I grew up in an extended family. My mother’s mother (my Nanny) lived with us. That was a common occurrence back then, but no longer is the norm in our society.
I also remember older women as friends of the family. Often they were widows. One woman in particular that I remember was Viva (pronounced VI – va). Viva LaRue Schott. She was a woman of strength and dignity.
She was a widow and she and her husband had never had children. She was as much a part of our family as… well as family! I remember being sent to say with her on occasion. I loved it. Viva was quite the cook. Her chicken and dumplings were quite possibly one of the best things I had ever eaten.
Her house (unlike ours with four children – me and my three brothers) was as quiet as a public library. No blaring television, but a lot of books and the newspaper. She had an upstairs attic that was filled with old trunks and items of yore. She let me explore those unseen regions, as long as everything was put back in its place.
I was slightly older than one year when I was formally adopted into the family. Viva and her husband were the witnesses who came along side my parents when I was baptized. I know this because I recently found my Baptismal Papers and saw her and her husband’s wonderful cursive script on the document.
Things like that take me back into a wonderful realm of remembrance. Not only was there Viva, but my Nanny who helped to mold and shape me into the woman I am today. My great aunt Rae (Nanny’s well to do sister) who would visit during the summer and have me gavotte around the house with an encyclopedia on my head in an attempt to improve my posture. She would also plan luncheons where she and another ‘well to do’ woman would travel to a larger town for lunch and I would accompany them wearing a ‘church’ dress, hat and gloves. It was similar to the scene from “Titanic” where the mother is directing her daughter in the art and form of ‘high tea’. The cloth napkin was on my lap, “Mable, Mable, quick and able… keep your elbows off the table!” For the record, it was AUNT with the U pronounced! She also taught me the ‘princess’ step: one foot in front of the other, toes pointed.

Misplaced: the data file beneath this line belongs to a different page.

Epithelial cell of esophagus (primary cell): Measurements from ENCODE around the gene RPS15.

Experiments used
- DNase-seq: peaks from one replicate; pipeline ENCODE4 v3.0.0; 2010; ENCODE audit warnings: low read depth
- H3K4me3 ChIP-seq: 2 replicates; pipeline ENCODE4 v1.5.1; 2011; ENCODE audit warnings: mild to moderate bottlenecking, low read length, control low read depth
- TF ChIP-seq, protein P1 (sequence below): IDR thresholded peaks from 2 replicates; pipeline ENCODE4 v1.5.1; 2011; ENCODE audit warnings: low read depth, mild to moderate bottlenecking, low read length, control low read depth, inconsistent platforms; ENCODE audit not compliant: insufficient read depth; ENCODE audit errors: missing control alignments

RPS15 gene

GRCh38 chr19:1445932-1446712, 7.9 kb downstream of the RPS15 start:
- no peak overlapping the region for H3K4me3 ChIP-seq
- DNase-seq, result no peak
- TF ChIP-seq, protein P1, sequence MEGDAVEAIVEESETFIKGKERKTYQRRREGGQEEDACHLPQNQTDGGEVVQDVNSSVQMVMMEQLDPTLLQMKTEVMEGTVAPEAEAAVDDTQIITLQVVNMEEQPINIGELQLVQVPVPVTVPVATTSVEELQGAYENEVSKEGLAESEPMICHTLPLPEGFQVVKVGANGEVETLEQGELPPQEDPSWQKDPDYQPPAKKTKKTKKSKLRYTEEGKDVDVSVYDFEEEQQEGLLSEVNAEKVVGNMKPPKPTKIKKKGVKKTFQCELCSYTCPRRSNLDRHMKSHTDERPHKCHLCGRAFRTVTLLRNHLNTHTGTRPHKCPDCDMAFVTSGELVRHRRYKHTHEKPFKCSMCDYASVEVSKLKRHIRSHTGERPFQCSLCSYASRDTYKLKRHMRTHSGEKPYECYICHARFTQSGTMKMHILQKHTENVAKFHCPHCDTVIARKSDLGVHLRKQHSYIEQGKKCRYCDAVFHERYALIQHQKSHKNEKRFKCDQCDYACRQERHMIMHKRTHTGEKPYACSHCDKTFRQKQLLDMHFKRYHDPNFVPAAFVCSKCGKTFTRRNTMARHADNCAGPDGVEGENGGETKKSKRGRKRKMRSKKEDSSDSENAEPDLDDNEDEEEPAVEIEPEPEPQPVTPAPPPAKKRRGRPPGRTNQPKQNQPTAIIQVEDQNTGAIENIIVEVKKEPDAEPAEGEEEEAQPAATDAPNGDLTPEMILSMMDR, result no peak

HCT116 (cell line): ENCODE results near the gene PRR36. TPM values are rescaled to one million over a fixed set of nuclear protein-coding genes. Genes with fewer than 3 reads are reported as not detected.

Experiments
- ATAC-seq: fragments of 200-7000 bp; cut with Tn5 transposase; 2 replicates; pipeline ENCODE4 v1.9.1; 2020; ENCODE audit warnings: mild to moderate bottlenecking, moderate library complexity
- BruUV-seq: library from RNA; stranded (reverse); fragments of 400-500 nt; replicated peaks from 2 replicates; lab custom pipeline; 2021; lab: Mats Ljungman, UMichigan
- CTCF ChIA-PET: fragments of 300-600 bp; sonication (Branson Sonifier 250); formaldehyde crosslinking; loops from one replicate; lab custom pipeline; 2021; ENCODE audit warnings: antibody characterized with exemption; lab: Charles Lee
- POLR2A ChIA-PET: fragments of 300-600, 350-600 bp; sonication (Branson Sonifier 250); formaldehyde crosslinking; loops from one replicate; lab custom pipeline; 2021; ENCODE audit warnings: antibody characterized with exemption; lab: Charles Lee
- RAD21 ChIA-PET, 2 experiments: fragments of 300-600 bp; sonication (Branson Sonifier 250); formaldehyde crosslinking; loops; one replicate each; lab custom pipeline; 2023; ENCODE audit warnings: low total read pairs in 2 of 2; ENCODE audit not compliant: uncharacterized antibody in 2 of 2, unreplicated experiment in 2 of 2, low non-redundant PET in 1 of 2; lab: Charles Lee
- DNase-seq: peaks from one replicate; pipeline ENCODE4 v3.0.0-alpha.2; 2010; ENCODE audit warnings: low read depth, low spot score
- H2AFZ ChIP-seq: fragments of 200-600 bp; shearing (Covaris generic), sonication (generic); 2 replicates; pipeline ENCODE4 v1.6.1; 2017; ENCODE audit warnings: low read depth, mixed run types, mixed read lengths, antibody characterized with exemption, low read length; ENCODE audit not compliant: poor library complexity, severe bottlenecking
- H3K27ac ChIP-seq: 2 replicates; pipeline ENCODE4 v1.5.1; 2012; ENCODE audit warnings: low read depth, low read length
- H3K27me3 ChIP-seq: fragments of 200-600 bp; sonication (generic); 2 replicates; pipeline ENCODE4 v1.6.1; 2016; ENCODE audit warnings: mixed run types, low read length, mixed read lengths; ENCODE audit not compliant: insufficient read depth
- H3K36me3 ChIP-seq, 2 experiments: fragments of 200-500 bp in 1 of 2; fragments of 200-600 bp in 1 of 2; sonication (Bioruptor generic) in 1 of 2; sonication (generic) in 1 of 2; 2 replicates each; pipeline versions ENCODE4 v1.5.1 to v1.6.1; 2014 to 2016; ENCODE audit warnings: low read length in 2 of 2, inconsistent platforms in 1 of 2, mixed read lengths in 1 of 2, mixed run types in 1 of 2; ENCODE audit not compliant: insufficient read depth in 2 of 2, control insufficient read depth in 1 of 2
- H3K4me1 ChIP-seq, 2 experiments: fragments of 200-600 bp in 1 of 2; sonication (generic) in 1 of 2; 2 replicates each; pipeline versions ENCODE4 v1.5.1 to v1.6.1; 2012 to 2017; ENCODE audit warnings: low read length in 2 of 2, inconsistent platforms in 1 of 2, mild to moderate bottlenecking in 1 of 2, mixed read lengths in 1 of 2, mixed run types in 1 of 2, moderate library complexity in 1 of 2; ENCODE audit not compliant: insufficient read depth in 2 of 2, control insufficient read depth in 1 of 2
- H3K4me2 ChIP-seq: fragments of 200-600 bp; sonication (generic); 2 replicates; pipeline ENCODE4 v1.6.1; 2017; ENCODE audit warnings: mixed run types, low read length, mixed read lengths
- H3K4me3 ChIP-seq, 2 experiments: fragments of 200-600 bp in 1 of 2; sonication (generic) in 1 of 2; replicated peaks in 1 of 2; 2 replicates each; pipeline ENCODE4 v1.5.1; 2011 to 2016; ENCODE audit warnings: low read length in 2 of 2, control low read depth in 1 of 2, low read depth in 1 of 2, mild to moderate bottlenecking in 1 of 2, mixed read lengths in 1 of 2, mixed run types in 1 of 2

For the record… it was also my Great Aunt Rae who taught me to whistle like a cattle herder! Both fingers in my mouth! It’s still as shrill as ever and surprises almost everyone I know!
The Message (MSG)
3-5 Guide older women into lives of reverence so they end up as neither gossips nor drunks, but models of goodness. By looking at them, the younger women will know how to love their husbands and children, be virtuous and pure, keep a good house, be good wives. We don't want anyone looking down on God's Message because of their behavior.